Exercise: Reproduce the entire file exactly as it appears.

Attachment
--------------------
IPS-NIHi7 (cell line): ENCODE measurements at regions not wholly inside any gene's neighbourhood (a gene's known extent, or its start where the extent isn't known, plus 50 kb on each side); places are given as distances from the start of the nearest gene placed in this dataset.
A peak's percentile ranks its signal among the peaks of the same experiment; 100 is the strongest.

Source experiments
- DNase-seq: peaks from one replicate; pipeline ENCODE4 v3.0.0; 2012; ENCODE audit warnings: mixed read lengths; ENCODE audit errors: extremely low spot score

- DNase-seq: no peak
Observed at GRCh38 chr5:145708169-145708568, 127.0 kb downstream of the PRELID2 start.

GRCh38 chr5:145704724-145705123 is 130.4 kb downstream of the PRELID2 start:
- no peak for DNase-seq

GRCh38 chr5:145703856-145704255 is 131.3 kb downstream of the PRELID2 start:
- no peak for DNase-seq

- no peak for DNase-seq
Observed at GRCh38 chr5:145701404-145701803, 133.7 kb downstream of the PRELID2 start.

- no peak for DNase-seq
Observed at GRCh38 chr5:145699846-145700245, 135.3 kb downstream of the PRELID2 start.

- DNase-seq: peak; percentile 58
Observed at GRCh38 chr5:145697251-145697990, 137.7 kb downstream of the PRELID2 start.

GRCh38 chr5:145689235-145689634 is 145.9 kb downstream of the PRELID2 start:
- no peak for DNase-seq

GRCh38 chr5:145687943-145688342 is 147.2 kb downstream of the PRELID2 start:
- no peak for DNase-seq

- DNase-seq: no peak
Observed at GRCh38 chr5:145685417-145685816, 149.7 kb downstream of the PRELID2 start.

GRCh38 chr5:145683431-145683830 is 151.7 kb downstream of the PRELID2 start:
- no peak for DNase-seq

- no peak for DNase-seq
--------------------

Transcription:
IPS-NIHi7 (cell line): ENCODE measurements at regions not wholly inside any gene's neighbourhood (a gene's known extent, or its start where the extent isn't known, plus 50 kb on each side); places are given as distances from the start of the nearest gene placed in this dataset.
A peak's percentile ranks its signal among the peaks of the same experiment; 100 is the strongest.

Source experiments
- DNase-seq: peaks from one replicate; pipeline ENCODE4 v3.0.0; 2012; ENCODE audit warnings: mixed read lengths; ENCODE audit errors: extremely low spot score

- DNase-seq: no peak
Observed at GRCh38 chr5:145708169-145708568, 127.0 kb downstream of the PRELID2 start.

GRCh38 chr5:145704724-145705123 is 130.4 kb downstream of the PRELID2 start:
- no peak for DNase-seq

GRCh38 chr5:145703856-145704255 is 131.3 kb downstream of the PRELID2 start:
- no peak for DNase-seq

- no peak for DNase-seq
Observed at GRCh38 chr5:145701404-145701803, 133.7 kb downstream of the PRELID2 start.

- no peak for DNase-seq
Observed at GRCh38 chr5:145699846-145700245, 135.3 kb downstream of the PRELID2 start.

- DNase-seq: peak; percentile 58
Observed at GRCh38 chr5:145697251-145697990, 137.7 kb downstream of the PRELID2 start.

GRCh38 chr5:145689235-145689634 is 145.9 kb downstream of the PRELID2 start:
- no peak for DNase-seq

GRCh38 chr5:145687943-145688342 is 147.2 kb downstream of the PRELID2 start:
- no peak for DNase-seq

- DNase-seq: no peak
Observed at GRCh38 chr5:145685417-145685816, 149.7 kb downstream of the PRELID2 start.

GRCh38 chr5:145683431-145683830 is 151.7 kb downstream of the PRELID2 start:
- no peak for DNase-seq

- no peak for DNase-seq